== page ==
Precious is a feel bad movie which is incredibly depressing and immensely emotional. Nominated for several Academy Awards which it won two Oscars and also won five Independent Spirit Awards, does it live up to it’s hype? I think so.
The film Precious is set in Harlem in 1987. It’s a story about an obese black 16-year-old Claireece “Precious” Jones (Gabourey Sidibe), who is pregnant with second child which came from her father who molested her. Her abusive mother is on welfare and she clearly shows Precious no respect. She gets suspended by her school because she becomes pregnant again so she gets sent to an alternative school.
On the first day of the new school during introductions Precious admittedly states that there is nothing that she does well in. Truly sad. But the new school is willing to listen to her, something no one has ever done before. She begins to learn how to read and write properly and begins to see a social worker where the social worker learns of the incest and abuse. Precious leaves home after her mother purposely drops the new born child. After the news of her father died of AIDS, she informs her class that she is HIV positive and begins to breakdown crying saying that no one loves her and that life is horrible.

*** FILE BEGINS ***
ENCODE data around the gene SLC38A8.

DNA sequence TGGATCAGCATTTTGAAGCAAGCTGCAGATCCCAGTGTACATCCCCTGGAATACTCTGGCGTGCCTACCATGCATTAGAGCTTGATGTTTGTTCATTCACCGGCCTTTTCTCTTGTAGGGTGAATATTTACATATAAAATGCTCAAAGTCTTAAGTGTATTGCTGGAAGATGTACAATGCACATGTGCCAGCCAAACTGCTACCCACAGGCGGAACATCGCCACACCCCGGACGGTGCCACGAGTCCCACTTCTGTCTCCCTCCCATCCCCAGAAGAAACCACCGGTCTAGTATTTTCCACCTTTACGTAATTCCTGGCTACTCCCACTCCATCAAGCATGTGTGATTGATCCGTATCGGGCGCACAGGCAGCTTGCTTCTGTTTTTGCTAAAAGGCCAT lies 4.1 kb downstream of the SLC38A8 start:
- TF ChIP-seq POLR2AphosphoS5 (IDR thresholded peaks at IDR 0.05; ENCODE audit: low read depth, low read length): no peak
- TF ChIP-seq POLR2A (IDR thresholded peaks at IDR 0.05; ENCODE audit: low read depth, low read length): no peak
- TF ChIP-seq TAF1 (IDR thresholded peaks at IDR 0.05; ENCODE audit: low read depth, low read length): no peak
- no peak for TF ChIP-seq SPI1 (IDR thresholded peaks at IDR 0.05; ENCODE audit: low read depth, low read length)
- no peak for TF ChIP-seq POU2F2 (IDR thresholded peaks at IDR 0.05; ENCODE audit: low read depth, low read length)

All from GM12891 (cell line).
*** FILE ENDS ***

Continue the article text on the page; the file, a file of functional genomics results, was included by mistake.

It was really interestingly filmed with a dirty and gritty look with a raw feeling. Precious has these visions of fantasies that she lives in another word where she is someone beautiful and famous, a better life. When she looks into the mirror, she pictures herself as an attractive thin white blonde girl. One little thing I noticed was some of the scene transition music was out of place. Jazzy and upbeat after a depressing scene was a little odd. I understand it was maybe used as her attempt to block out what was actually going on but I think it was necessary. There were other ways that they achieved that like with her visions. That’s nitpicking though. The ending is very open and typically I don’t mind that at all, but for this type of movie I was hoping for more closure.
Precious is a powerful film that isn’t the type that will probably have much repeated watches but it is one that should be viewed at least once, if not for the sheer fact that you can appreciate what you didn’t have to live through.